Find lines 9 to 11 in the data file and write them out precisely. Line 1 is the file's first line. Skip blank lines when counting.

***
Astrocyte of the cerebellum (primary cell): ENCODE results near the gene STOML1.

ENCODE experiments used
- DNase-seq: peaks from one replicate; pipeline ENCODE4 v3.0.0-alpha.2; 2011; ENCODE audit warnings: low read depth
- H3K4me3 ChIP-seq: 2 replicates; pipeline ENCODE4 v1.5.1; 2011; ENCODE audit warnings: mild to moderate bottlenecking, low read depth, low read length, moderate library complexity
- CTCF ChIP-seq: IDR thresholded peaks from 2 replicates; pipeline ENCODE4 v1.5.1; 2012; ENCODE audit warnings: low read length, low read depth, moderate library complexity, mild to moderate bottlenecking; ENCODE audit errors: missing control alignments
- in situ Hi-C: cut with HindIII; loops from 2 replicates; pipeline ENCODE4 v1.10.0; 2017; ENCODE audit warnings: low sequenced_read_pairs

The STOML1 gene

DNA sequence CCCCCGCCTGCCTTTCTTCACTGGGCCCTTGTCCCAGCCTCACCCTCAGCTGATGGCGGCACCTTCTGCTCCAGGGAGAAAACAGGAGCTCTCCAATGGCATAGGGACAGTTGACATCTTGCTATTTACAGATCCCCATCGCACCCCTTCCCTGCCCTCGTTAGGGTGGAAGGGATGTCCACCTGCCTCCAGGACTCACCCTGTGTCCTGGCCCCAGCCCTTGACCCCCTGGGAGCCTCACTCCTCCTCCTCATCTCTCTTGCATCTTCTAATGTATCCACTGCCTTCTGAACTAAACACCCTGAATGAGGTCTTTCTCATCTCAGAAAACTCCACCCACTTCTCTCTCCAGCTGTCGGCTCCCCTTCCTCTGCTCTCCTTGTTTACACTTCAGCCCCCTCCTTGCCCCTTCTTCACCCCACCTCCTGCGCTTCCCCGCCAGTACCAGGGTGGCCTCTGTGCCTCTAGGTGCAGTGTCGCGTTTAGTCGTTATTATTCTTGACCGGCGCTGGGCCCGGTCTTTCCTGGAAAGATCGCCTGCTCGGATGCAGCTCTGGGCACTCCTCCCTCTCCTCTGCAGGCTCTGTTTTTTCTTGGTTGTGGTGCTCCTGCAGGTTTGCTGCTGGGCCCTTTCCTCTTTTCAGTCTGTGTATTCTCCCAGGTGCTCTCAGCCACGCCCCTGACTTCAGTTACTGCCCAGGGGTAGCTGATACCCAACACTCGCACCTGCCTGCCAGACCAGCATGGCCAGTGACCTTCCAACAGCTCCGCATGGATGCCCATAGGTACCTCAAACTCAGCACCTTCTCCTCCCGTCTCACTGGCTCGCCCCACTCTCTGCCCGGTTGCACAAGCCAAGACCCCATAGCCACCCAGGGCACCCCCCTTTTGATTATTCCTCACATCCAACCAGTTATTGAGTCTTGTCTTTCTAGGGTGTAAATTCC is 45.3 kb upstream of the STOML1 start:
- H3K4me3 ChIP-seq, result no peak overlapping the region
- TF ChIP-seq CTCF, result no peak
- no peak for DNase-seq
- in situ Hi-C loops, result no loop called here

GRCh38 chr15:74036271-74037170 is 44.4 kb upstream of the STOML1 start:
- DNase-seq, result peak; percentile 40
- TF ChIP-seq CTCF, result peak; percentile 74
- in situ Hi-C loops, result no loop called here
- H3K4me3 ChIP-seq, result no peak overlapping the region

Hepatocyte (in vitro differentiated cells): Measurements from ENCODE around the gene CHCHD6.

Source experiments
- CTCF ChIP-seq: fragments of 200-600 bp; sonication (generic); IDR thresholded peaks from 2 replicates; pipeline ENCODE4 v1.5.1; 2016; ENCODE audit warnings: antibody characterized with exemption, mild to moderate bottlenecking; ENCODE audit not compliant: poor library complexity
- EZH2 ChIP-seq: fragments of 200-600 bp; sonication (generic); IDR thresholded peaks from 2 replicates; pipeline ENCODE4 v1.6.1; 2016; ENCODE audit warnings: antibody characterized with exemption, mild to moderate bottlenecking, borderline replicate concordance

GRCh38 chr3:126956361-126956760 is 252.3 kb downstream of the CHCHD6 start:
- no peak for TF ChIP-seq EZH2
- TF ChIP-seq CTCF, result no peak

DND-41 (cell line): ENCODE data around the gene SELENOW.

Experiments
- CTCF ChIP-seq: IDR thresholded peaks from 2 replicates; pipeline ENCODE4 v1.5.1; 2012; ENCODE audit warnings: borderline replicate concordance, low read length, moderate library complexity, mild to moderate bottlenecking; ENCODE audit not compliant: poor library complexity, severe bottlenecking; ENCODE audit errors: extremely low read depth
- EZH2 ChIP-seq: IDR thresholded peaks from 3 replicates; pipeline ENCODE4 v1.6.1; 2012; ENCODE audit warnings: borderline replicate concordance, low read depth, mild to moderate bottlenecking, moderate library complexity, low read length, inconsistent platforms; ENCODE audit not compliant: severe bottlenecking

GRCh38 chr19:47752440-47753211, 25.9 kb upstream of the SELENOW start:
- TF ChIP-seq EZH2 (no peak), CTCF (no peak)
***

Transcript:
- H3K4me3 ChIP-seq, result no peak overlapping the region
- TF ChIP-seq CTCF, result no peak
- no peak for DNase-seq